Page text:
Source: Law360, January 16, 2013
By: Sean McLernon
A New Jersey federal judge on Tuesday allowed property developers to add a new plaintiff and additional claims in a $20 million environmental cleanup suit against Honeywell International Inc., finding that the allegations are timely and relate back to the original complaint.
U.S. Magistrate Judge Douglas E. Arpert ruled that remedial activity at a former roofing and paving materials factory allegedly owned by Honeywell predecessor Warren Chemical and Manufacturing Co. in 1985 and 2000 did not trigger the Comprehensive Environmental Response, Compensation and Liability Act’s six-year statute of limitations for claims. The judge also said the new claims relate to the same conduct alleged in the original complaint and can move forward.
Queens West Development Corp. asked the court to replace the now-dissolved Avalon Riverview II LLC with AvalonBay Communities Inc. in the suit seeking to force Honeywell to pay the estimated $20 million the developers are spending to clean up the Long Island City, N.Y., site. Failing to initially include AvalonBay was an “inadvertent discrepancy” for which they should not be penalized, the developers said.
Honeywell argued that omitting AvalonBay from the initial suit prevents the new claims from relating back to the original allegations, but Judge Arpert said that the developers are not trying to “do an end run around the statute of limitations,” and are merely substituting a corporate parent for its subsidiary. The cases cited by Honeywell in arguing against AvalonBay’s inclusion only deal with complaints in which there was no error in selecting plaintiffs, according to the ruling
“Unlike a mistake, the putative plaintiffs in those cases had made an affirmative choice not to join the lawsuits in the outset,” the judge said. “In addition, unlike this case, the parties seeking to be added were entirely different parties, with interests independent from the other plaintiffs.”
The judge also allowed AvalonBay to include restitution claims in the amended complaint. Honeywell had argued the claims are preempted by CERCLA. Noting that U.S. District Judge Paul G. Sheridan had already addressed the issue regarding the other plaintiffs and found that the claims can remain in the suit, Judge Arpert said there was “no reason to find differently” for AvalonBay.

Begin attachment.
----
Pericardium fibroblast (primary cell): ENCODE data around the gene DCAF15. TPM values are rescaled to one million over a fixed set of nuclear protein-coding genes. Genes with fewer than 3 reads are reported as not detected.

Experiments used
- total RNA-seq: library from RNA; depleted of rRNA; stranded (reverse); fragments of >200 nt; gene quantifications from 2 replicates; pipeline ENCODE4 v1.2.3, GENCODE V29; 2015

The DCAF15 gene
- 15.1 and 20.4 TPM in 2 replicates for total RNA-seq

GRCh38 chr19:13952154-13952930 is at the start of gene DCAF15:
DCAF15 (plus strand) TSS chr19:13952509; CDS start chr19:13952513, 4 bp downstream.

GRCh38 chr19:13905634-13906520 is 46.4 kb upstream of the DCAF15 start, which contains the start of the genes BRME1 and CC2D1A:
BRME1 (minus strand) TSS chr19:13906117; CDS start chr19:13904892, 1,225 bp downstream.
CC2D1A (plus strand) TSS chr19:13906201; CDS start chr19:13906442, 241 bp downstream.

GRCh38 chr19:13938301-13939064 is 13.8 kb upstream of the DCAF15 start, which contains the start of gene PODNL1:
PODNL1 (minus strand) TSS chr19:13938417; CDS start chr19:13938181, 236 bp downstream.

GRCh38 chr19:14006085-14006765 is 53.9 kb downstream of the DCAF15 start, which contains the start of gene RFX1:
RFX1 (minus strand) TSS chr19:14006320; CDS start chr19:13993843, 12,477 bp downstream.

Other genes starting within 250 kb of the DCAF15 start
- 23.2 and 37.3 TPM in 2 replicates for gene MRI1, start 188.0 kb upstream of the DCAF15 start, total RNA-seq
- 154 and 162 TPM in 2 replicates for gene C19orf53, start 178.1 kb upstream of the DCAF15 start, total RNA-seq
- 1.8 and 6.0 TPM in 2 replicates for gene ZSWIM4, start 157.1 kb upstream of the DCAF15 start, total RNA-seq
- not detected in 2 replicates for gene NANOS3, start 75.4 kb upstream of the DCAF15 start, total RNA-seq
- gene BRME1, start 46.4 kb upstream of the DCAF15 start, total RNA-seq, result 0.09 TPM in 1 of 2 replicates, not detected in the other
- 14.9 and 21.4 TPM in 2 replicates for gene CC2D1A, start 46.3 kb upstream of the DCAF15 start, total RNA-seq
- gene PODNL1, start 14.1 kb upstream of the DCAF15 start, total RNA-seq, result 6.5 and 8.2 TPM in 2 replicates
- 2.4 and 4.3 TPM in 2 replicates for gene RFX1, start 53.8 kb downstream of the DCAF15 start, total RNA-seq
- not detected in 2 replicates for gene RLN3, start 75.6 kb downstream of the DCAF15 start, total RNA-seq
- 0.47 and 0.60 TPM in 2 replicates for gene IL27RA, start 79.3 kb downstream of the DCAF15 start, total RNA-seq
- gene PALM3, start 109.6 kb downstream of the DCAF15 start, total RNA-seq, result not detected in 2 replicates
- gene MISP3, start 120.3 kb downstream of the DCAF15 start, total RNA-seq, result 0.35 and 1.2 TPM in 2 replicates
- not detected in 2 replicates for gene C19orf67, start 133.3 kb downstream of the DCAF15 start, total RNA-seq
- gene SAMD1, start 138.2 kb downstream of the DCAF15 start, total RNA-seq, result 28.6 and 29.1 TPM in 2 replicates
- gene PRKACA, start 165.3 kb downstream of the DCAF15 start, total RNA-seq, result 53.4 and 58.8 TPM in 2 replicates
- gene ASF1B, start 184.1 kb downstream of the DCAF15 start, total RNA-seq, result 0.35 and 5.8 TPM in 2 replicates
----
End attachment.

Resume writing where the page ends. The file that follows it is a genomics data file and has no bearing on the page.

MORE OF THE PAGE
Honeywell had also claimed that early activity at the site started the clock on the six-year statute of limitations, highlighting monitoring and sampling wells that were installed at the site in 1985. The company also said that the demolition of pre-existing buildings and installation of fencing in 2000 would also make the allegations time-barred. Judge Arpert disagreed, finding that that developers presented sufficient evidence that the activities were merely preliminary.
Judge Arpert did prevent the developers from including additional theories of successor liability in the amended complaint, agreeing with Honeywell that answering new factual allegations would be an unfair burden.
“Proposed amendments to pleadings that amplify or supplement factual allegations based on recent discovery serve little or no purpose,” the judge said. “This is especially true in light of the defendant’s concession that the plaintiffs’ pleadings satisfy the general notice requirements of the rules (both as to the factual allegations and damage claims).”
The developers are voluntarily remediating the contaminated site, with plans to build a library, park and high-rise apartment building. They sued Honeywell in September 2010 for both recovery and contribution claims under CERCLA, as well as common law nuisance and restitution.
Honeywell spokeswoman Victoria Streitfield said the company takes remediation of sites very seriously, but insisted it is not responsible for the damage at issue in the suit.
“Based on the information available to us, we do not believe our predecessor company ever owned the Queens site or the business, which was sold in 1899,” Streitfield said.
Counsel for the plaintiffs was not immediately available for comment Wednesday.
The plaintiffs are represented by Paul D. Casowitz of Sive Paget & Riesel PC.
Honeywell is represented by Eric Magnelli, John M. Agnello and Melissa E. Flax of Carella Byrne Cecchi Olstein & Agnello PC.
The case is Queens West Development Corp. et al. v. Honeywell International Inc., case number 3:10-cv-04876, in the U.S. District Court for the District of New Jersey.
–Additional reporting by Rachel Slajda. Editing by John Quinn.